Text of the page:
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Having been at Sturbridge-fair when it was in its Height in the Month of September, the Year before I was at Newmarket, I must say, that it is not only the greatest in the whole Nation, but I think in Europe ; nor are the Fair at Leipsick in Saxony, the Mart at Frankfort on the Main, or the Fairs at Nuremburg, or Augsburg, reputed any way comparable to this at Sturbridge.

It is kept in a large Corn-field, near Casterton, extending from the side of the River Cam, towards the Road, for about half a

Mile square.

If the Field be not cleared of the Corn before a certain Day in August, the Fairkeepers may trample it under-foot, to build their Booths' or Tents. On the other Hand, to balance that Severity, if the Fairkeepers have not cleared the field by another certain Day in September, the Ploughmen may re-enter with Plough and Cart, and overthrow all into the Dirt; and as for the Filth, Dung, Straw, &c. left behind by the Fairkeepers, which is very considerable, these become the Farmers Fees, and make them full Amends for the trampling, riding, carting upon, and hardening the Ground.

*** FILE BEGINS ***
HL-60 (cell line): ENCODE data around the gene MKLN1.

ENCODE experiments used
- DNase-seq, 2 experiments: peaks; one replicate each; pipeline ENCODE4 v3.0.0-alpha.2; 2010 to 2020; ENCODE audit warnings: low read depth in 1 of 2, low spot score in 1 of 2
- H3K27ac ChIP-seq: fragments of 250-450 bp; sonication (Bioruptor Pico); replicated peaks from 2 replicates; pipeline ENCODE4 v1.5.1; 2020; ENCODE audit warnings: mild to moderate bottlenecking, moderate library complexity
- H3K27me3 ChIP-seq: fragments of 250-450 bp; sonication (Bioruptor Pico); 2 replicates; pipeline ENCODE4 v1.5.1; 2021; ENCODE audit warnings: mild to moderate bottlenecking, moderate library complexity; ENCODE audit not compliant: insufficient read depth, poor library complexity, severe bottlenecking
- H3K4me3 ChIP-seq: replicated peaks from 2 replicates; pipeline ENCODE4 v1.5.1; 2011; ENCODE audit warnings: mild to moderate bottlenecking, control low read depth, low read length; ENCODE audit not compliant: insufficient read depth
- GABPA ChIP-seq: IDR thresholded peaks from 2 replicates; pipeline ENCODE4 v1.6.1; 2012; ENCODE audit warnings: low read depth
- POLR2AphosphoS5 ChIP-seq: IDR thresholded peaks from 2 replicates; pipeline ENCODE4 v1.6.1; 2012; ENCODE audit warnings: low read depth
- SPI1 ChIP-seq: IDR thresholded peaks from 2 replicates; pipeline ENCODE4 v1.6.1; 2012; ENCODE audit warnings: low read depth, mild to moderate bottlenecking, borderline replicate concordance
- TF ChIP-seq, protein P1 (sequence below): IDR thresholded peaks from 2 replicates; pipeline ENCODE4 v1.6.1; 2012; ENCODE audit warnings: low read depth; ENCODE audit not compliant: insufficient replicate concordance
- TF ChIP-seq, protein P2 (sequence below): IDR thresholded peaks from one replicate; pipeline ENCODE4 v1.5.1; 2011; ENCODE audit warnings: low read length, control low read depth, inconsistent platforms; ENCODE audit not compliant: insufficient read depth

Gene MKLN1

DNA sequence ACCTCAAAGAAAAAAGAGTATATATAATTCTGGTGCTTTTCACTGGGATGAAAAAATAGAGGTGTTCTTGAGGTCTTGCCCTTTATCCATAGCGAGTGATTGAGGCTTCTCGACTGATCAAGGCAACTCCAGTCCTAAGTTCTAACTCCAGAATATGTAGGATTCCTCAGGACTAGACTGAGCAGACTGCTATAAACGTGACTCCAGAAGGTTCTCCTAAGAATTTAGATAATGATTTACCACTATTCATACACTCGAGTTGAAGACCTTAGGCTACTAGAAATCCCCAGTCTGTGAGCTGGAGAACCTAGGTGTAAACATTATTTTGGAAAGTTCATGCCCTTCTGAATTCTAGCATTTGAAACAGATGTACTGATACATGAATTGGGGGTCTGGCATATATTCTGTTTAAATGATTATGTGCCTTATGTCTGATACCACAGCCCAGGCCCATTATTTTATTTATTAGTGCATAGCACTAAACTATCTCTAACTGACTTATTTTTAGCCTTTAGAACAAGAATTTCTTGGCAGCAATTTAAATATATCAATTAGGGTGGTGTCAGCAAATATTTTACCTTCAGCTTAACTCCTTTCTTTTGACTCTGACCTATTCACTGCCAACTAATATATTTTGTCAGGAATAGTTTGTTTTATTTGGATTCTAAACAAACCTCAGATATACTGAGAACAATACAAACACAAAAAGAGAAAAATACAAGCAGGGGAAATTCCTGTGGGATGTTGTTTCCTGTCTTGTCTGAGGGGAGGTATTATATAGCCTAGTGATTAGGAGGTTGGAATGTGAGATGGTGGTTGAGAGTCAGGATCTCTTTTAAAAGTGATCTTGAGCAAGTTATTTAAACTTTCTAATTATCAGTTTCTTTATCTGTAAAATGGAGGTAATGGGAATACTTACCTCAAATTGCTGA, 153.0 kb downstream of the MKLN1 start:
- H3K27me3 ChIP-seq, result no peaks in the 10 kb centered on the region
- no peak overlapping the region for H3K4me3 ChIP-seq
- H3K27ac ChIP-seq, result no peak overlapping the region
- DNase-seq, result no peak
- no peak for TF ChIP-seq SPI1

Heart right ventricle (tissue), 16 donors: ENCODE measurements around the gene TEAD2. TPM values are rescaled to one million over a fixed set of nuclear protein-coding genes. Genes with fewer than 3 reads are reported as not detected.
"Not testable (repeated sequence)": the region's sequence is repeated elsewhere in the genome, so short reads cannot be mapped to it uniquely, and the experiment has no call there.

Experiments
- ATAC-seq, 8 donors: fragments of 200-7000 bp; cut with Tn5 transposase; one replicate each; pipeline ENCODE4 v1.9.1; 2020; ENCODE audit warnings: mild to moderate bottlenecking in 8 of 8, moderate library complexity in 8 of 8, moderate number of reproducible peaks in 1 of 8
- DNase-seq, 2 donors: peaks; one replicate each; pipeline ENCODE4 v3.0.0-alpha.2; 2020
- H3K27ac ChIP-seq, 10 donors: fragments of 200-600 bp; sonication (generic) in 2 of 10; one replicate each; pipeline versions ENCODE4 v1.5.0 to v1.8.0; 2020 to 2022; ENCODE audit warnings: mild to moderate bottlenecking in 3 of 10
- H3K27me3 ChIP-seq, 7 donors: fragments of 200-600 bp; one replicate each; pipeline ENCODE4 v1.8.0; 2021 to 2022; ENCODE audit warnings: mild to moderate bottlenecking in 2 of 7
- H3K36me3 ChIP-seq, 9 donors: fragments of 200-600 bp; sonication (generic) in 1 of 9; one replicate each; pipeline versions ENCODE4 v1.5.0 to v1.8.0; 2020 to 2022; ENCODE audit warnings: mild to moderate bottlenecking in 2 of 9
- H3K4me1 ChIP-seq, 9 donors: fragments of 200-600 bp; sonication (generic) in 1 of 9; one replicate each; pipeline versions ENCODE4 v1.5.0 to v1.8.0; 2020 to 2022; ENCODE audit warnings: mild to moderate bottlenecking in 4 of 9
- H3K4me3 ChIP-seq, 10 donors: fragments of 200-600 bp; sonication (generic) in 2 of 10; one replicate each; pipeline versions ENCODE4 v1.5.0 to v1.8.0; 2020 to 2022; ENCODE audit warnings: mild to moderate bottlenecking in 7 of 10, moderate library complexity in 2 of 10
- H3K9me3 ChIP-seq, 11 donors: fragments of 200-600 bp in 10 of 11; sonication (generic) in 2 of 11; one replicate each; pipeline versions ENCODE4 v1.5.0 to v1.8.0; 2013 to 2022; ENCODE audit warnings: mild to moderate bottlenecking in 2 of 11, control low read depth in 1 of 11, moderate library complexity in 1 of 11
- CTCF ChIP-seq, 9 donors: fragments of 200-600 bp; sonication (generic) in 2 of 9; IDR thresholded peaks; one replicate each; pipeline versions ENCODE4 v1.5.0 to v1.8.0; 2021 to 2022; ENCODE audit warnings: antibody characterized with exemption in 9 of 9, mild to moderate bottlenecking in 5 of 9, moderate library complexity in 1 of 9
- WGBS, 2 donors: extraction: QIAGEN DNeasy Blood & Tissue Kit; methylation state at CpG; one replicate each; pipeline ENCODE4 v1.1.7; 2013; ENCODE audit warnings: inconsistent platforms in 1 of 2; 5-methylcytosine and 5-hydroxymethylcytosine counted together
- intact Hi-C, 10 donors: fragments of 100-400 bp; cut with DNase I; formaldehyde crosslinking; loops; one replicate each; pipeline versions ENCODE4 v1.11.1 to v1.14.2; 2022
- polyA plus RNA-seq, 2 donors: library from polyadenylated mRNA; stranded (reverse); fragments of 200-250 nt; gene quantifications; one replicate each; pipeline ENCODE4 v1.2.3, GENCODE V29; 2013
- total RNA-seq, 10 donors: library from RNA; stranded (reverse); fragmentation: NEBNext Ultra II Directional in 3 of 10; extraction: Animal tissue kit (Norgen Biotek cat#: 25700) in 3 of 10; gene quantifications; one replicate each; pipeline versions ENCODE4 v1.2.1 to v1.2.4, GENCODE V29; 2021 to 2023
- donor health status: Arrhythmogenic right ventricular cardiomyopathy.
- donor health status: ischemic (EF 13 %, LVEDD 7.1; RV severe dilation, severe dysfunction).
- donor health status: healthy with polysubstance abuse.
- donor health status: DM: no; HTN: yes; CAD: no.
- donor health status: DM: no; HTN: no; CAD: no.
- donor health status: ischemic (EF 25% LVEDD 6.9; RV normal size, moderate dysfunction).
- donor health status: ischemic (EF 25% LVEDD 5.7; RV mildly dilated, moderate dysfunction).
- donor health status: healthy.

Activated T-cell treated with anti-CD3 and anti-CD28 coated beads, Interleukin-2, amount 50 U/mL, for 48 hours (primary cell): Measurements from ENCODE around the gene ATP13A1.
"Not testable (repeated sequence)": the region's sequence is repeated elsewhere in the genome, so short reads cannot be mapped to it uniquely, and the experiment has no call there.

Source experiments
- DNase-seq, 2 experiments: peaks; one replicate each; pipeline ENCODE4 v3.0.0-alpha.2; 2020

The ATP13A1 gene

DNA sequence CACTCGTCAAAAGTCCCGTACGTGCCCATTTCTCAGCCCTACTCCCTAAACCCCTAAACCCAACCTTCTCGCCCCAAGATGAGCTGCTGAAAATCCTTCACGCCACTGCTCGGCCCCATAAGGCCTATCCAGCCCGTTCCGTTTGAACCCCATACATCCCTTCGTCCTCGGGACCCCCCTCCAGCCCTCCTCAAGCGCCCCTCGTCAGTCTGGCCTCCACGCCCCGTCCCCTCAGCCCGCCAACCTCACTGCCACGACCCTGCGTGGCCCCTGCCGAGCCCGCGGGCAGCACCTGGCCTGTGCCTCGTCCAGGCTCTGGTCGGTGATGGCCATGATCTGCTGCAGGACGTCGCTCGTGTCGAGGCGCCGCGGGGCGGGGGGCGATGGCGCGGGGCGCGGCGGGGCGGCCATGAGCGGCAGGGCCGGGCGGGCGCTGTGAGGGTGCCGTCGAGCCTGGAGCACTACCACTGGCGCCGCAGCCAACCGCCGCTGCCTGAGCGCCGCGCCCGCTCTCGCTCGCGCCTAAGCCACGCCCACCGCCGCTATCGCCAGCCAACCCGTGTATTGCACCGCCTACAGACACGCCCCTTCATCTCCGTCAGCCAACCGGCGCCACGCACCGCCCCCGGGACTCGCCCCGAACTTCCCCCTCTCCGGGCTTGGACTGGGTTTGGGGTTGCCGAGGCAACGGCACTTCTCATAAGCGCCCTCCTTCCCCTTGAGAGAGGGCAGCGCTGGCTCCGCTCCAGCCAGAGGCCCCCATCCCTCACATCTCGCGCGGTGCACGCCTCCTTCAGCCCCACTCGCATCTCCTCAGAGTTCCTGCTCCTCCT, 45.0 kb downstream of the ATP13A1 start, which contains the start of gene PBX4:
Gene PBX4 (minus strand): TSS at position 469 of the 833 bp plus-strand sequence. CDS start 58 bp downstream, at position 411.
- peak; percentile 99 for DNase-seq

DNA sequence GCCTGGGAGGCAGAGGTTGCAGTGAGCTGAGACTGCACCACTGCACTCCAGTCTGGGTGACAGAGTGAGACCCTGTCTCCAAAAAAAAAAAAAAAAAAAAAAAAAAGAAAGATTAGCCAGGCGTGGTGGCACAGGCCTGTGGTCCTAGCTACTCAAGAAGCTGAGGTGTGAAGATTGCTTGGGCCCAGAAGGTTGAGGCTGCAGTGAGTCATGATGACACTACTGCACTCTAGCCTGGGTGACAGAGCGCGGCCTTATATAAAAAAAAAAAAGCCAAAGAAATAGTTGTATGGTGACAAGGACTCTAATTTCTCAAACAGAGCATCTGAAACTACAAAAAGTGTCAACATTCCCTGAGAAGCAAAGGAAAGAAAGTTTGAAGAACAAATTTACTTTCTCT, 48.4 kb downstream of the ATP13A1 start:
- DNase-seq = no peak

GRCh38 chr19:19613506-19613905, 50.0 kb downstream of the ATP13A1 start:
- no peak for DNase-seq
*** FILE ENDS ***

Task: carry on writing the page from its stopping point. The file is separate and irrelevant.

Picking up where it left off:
It is impossible to describe all the Parts and Circumstances of this Fair exactly; the Shops are placed in Rows like Streets, whereof one is called Cheapside ; and here, as in several other Streets, are all Sorts of Traders, who sell by Retale, and come chiefly from London. Here may be seen Goldsmiths, Toymen, Brasiers, Turners, Milaners, Haberdashers, Hatters, Mercers, Drapers, Pewterers, China-warehouses, and, in a word, all

1 This description of Sturbridge Fair was written by Daniel Defoe early in the eighteenth century. Tour of Great Britain, Vol. I, Letter II.

Trades that can be found in London ; with Coffee-houses, Taverns, and Eating-houses in great Numbers ; and all kept in Tents and Booths.